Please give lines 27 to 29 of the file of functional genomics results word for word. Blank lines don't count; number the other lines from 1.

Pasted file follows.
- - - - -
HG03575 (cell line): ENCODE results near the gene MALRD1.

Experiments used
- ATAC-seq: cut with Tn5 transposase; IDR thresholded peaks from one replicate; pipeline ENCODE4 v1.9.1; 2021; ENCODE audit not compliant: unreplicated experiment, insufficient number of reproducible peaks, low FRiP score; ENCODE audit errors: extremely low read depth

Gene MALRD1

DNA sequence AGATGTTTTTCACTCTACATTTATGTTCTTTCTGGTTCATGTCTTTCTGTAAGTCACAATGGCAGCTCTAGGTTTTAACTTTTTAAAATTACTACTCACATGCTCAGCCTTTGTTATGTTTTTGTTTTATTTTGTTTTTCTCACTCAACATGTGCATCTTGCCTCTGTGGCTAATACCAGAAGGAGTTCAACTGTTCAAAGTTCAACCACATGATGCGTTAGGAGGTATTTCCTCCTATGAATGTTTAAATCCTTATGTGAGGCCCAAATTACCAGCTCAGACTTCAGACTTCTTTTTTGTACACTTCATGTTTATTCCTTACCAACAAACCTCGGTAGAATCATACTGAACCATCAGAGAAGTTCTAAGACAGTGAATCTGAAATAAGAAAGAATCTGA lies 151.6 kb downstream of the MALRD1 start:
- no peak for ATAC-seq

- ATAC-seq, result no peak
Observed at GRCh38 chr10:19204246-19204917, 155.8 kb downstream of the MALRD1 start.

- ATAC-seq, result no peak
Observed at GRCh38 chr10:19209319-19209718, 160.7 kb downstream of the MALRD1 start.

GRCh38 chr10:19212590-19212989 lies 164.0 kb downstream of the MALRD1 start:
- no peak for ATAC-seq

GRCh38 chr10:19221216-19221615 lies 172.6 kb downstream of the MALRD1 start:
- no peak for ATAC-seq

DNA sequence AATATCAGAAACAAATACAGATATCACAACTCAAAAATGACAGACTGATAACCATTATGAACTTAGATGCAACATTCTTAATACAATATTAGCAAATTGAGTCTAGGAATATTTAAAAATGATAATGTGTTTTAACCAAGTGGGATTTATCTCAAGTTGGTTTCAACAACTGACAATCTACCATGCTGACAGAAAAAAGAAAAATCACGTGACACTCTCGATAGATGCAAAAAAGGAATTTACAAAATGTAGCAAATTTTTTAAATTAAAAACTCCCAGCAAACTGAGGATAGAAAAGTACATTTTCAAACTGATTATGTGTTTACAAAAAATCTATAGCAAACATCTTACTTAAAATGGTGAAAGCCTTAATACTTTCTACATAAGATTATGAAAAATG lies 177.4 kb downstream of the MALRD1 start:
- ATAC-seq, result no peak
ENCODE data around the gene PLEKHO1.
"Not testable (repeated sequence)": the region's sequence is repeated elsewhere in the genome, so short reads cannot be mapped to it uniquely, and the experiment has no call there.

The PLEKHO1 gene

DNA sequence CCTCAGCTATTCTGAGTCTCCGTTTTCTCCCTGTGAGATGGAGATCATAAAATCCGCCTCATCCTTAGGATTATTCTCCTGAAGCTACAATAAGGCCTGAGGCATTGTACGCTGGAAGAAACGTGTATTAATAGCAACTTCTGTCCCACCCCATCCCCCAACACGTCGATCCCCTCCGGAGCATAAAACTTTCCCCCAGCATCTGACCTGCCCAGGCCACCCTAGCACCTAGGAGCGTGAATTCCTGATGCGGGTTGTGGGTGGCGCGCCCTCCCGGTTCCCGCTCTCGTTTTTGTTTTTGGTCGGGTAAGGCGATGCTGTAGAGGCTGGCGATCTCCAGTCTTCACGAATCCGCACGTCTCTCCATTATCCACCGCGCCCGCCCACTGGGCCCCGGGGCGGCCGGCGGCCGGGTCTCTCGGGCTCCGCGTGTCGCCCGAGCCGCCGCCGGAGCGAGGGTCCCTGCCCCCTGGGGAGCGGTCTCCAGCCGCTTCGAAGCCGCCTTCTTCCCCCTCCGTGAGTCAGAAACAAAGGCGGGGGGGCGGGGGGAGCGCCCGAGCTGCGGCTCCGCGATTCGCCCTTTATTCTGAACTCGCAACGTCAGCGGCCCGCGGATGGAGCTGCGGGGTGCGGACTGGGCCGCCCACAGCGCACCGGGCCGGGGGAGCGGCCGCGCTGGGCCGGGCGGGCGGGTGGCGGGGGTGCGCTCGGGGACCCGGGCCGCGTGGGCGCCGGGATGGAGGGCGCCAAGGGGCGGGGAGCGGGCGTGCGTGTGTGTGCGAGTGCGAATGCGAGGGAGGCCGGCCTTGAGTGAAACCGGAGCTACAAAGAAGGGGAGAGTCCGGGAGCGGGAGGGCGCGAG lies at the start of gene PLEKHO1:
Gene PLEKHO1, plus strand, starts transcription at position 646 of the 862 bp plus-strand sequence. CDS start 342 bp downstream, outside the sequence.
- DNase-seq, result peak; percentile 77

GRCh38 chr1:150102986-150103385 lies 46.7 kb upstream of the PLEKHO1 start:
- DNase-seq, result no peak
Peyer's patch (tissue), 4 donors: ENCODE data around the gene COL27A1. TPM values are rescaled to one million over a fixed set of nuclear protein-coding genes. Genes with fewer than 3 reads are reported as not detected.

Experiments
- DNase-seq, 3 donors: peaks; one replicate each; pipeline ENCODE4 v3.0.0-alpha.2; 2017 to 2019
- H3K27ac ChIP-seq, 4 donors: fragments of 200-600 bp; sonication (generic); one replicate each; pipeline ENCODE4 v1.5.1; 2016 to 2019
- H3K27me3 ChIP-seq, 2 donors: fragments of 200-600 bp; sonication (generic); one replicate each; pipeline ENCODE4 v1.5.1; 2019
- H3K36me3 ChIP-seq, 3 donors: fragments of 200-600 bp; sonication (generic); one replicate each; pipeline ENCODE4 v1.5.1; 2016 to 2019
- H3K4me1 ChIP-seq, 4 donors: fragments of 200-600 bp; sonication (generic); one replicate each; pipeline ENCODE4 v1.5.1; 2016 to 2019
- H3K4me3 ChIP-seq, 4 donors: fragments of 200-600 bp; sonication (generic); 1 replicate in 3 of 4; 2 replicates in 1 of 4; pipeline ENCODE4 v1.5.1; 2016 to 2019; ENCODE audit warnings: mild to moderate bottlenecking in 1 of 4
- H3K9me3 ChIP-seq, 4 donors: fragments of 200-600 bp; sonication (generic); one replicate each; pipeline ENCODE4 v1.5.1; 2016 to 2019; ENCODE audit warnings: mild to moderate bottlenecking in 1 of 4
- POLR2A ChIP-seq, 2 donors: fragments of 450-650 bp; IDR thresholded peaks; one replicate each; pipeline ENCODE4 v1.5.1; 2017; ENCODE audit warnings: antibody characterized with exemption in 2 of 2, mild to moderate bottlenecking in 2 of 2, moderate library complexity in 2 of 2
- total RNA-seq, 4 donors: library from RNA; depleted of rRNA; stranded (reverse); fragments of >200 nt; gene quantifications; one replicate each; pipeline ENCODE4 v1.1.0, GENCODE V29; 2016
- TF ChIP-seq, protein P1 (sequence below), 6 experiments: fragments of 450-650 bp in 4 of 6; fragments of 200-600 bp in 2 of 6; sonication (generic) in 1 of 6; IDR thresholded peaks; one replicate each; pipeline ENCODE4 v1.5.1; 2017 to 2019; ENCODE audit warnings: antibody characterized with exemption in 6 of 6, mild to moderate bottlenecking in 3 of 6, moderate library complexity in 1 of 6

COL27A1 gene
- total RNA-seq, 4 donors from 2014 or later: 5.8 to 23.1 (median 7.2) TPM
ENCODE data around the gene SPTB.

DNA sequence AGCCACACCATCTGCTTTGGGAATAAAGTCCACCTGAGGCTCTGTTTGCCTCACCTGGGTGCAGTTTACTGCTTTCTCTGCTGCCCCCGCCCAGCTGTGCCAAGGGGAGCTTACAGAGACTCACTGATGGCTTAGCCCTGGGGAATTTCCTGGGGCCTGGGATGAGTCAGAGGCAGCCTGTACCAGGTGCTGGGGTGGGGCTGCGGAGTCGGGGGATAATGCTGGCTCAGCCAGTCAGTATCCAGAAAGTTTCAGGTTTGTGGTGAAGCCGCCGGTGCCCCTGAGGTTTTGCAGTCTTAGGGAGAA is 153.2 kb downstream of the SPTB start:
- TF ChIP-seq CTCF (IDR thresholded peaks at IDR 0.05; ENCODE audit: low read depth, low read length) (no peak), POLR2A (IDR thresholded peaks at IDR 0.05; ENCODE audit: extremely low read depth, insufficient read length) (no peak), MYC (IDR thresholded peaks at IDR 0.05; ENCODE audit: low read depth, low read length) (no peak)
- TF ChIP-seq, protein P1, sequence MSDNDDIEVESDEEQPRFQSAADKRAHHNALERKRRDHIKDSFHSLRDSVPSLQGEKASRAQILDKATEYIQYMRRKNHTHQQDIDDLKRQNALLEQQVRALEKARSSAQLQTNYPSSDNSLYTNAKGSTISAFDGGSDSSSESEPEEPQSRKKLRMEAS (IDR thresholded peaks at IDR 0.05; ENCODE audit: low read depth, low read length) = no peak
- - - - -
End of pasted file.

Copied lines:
- DNase-seq, 3 donors: peaks; one replicate each; pipeline ENCODE4 v3.0.0-alpha.2; 2017 to 2019
- H3K27ac ChIP-seq, 4 donors: fragments of 200-600 bp; sonication (generic); one replicate each; pipeline ENCODE4 v1.5.1; 2016 to 2019
- H3K27me3 ChIP-seq, 2 donors: fragments of 200-600 bp; sonication (generic); one replicate each; pipeline ENCODE4 v1.5.1; 2019